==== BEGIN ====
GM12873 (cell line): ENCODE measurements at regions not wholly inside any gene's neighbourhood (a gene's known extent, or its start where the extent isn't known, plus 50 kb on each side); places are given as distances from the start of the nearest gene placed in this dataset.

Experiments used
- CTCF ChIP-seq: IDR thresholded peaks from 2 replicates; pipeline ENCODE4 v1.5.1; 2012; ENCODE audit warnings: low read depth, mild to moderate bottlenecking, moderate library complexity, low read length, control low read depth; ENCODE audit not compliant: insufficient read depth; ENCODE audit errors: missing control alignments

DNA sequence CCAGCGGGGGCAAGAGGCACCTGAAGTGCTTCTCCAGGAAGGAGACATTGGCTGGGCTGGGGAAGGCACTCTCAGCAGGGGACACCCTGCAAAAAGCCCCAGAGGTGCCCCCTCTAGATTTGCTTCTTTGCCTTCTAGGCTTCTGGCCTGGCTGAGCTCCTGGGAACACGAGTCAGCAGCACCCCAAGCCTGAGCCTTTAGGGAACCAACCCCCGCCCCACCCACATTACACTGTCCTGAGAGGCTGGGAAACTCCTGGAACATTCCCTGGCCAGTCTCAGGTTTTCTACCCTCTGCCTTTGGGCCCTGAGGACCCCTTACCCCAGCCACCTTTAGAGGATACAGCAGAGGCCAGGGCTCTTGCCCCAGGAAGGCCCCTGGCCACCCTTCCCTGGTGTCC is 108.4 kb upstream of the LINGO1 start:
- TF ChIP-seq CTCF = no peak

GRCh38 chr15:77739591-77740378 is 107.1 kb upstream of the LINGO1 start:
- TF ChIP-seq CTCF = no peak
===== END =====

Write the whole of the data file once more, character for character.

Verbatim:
GM12873 (cell line): ENCODE measurements at regions not wholly inside any gene's neighbourhood (a gene's known extent, or its start where the extent isn't known, plus 50 kb on each side); places are given as distances from the start of the nearest gene placed in this dataset.

Experiments used
- CTCF ChIP-seq: IDR thresholded peaks from 2 replicates; pipeline ENCODE4 v1.5.1; 2012; ENCODE audit warnings: low read depth, mild to moderate bottlenecking, moderate library complexity, low read length, control low read depth; ENCODE audit not compliant: insufficient read depth; ENCODE audit errors: missing control alignments

DNA sequence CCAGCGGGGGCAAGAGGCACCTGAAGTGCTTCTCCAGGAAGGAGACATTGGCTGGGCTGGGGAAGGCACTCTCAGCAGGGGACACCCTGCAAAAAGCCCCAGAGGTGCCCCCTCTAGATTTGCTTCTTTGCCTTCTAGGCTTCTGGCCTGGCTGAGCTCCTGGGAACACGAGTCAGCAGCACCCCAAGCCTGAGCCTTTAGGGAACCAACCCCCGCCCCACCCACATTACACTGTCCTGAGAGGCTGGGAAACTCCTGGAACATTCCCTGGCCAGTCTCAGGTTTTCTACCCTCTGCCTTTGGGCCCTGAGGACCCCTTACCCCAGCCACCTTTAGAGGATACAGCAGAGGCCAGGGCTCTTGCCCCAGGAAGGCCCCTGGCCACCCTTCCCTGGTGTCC is 108.4 kb upstream of the LINGO1 start:
- TF ChIP-seq CTCF = no peak

GRCh38 chr15:77739591-77740378 is 107.1 kb upstream of the LINGO1 start:
- TF ChIP-seq CTCF = no peak